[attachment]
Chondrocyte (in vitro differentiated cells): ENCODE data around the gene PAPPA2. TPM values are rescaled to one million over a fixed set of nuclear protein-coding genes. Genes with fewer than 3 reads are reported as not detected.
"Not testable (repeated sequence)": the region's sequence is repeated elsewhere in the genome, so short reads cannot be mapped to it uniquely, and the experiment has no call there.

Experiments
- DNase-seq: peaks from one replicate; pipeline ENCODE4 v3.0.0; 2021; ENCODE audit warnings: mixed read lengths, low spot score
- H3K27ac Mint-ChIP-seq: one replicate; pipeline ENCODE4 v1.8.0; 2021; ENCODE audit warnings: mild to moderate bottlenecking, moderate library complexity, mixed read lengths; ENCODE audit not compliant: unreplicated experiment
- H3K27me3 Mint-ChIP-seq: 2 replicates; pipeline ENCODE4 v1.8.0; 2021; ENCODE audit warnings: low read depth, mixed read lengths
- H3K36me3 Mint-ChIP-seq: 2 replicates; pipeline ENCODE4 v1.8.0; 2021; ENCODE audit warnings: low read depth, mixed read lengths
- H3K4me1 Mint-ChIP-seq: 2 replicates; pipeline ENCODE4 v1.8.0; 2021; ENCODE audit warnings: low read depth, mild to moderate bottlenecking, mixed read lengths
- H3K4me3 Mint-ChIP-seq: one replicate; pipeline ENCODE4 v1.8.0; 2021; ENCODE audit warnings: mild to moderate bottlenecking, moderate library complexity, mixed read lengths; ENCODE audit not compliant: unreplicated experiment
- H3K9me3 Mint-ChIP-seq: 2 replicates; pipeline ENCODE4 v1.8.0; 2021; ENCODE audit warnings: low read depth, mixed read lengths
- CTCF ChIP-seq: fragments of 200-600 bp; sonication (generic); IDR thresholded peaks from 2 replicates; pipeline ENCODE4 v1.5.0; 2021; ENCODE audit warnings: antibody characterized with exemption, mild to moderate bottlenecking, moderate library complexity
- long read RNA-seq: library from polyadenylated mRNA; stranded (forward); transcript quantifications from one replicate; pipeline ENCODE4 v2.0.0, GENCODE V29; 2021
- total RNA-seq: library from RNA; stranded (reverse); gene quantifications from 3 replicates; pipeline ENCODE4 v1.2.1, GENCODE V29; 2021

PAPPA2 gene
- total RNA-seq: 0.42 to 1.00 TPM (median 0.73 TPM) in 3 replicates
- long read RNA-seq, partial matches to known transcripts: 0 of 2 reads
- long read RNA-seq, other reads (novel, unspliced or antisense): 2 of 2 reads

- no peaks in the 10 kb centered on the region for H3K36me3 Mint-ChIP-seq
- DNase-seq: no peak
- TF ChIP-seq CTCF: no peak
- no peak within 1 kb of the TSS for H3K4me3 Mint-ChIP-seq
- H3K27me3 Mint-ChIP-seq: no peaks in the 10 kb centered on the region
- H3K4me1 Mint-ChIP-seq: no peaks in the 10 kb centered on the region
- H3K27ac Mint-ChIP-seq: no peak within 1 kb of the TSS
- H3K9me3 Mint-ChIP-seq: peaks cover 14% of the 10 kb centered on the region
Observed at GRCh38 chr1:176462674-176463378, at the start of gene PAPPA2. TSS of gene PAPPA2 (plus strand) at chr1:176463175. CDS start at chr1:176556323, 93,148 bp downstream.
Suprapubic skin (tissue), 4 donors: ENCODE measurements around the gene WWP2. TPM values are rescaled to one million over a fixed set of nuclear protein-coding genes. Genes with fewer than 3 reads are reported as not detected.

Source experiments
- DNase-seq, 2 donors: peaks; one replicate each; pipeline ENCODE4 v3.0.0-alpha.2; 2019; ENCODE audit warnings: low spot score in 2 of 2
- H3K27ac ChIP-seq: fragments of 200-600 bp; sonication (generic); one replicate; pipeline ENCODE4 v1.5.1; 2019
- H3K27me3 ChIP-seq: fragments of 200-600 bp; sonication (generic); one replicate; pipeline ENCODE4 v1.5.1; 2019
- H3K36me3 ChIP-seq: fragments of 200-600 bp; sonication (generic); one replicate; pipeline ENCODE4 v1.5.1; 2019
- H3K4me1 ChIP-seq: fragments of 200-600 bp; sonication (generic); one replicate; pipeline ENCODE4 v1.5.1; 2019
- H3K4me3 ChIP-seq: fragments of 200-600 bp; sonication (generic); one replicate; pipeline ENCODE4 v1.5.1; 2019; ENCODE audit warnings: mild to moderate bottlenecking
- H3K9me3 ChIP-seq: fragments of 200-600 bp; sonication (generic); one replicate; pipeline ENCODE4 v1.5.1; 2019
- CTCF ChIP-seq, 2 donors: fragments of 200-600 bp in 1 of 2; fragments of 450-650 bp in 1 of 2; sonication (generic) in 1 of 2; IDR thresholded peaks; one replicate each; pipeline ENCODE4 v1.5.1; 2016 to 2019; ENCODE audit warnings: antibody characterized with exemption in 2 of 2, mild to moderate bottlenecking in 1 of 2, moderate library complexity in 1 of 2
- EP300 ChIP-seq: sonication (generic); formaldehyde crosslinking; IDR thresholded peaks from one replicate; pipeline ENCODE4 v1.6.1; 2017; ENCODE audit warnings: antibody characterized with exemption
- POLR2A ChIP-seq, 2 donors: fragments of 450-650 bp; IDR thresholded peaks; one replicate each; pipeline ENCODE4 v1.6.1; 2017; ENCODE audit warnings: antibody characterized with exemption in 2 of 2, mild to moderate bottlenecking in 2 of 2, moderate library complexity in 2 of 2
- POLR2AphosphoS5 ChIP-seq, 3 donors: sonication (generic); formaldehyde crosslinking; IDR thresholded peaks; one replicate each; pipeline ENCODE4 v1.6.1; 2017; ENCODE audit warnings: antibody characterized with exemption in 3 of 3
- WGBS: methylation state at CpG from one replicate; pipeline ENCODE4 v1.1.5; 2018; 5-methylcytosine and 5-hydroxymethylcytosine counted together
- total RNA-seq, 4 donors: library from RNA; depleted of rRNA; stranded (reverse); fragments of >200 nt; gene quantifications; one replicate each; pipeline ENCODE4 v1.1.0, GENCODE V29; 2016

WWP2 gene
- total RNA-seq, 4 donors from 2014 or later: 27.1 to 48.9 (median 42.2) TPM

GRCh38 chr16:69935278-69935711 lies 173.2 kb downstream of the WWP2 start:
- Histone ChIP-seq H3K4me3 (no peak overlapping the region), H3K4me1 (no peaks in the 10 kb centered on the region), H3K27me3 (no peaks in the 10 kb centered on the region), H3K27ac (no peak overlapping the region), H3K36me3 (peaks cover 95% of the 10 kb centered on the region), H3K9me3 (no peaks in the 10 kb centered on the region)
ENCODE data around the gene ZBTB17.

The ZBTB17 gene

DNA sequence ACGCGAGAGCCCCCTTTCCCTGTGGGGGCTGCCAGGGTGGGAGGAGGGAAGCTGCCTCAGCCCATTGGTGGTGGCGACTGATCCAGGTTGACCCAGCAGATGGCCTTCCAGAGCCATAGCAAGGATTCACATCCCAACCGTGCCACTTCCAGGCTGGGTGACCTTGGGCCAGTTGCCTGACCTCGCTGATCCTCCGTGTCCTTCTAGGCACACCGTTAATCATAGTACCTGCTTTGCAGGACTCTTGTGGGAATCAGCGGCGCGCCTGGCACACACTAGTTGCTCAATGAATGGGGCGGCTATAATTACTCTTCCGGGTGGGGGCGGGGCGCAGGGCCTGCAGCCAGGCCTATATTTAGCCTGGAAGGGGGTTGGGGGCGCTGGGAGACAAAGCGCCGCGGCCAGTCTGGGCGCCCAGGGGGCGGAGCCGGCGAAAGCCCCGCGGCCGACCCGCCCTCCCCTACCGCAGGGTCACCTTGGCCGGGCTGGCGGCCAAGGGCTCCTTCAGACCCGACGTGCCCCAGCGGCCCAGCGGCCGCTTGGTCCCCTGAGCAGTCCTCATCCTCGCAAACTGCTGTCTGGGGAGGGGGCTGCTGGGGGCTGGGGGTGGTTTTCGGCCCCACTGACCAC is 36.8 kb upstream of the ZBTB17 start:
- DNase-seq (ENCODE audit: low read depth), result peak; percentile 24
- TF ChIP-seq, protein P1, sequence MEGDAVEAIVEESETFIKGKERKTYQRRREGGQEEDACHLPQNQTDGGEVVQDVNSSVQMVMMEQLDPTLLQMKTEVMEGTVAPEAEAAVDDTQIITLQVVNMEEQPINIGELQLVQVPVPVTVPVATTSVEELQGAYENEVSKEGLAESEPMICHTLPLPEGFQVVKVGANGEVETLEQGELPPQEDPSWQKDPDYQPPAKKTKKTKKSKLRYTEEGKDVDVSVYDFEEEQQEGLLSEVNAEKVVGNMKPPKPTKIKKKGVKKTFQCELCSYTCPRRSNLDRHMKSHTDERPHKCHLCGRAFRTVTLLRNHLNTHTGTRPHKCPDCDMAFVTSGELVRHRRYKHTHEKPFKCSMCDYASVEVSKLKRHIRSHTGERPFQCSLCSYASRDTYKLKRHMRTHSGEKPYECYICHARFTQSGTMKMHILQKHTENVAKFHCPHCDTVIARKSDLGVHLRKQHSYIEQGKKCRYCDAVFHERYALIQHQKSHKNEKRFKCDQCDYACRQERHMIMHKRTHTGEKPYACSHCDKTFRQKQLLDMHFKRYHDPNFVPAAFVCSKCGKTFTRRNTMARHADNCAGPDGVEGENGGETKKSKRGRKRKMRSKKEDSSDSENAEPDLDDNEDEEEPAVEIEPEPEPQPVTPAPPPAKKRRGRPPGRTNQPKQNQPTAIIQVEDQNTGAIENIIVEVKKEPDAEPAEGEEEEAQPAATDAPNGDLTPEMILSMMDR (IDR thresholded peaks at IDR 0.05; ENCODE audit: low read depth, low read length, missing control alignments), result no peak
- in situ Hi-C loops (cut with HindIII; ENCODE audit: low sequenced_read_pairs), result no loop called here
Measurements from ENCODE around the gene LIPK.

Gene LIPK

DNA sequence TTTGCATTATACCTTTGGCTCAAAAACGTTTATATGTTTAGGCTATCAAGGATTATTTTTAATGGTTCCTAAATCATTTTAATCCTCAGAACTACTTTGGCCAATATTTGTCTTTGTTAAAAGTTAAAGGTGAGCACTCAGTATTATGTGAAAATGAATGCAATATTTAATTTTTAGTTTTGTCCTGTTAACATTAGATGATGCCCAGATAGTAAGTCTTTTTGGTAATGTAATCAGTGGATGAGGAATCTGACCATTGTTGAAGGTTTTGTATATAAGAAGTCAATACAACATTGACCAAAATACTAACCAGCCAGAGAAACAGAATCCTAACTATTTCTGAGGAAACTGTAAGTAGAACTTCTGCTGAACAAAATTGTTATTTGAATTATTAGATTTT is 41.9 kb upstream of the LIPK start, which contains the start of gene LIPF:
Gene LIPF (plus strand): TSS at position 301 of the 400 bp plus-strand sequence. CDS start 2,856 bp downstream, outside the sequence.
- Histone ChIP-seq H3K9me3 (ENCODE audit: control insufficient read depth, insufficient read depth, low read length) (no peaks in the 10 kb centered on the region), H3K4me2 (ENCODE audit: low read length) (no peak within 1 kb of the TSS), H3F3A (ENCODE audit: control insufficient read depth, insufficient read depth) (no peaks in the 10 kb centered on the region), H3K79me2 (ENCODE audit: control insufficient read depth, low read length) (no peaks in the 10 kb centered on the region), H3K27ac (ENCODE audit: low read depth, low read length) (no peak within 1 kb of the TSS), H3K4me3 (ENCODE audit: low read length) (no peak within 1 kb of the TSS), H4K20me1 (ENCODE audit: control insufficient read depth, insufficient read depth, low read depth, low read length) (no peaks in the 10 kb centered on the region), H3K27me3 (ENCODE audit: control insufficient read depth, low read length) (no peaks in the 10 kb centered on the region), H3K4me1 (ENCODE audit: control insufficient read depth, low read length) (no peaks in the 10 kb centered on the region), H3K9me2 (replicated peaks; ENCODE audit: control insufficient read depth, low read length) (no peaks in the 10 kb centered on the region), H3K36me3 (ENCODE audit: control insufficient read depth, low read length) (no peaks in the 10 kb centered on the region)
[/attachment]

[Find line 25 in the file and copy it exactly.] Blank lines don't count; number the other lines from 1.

- H3K9me3 Mint-ChIP-seq: peaks cover 14% of the 10 kb centered on the region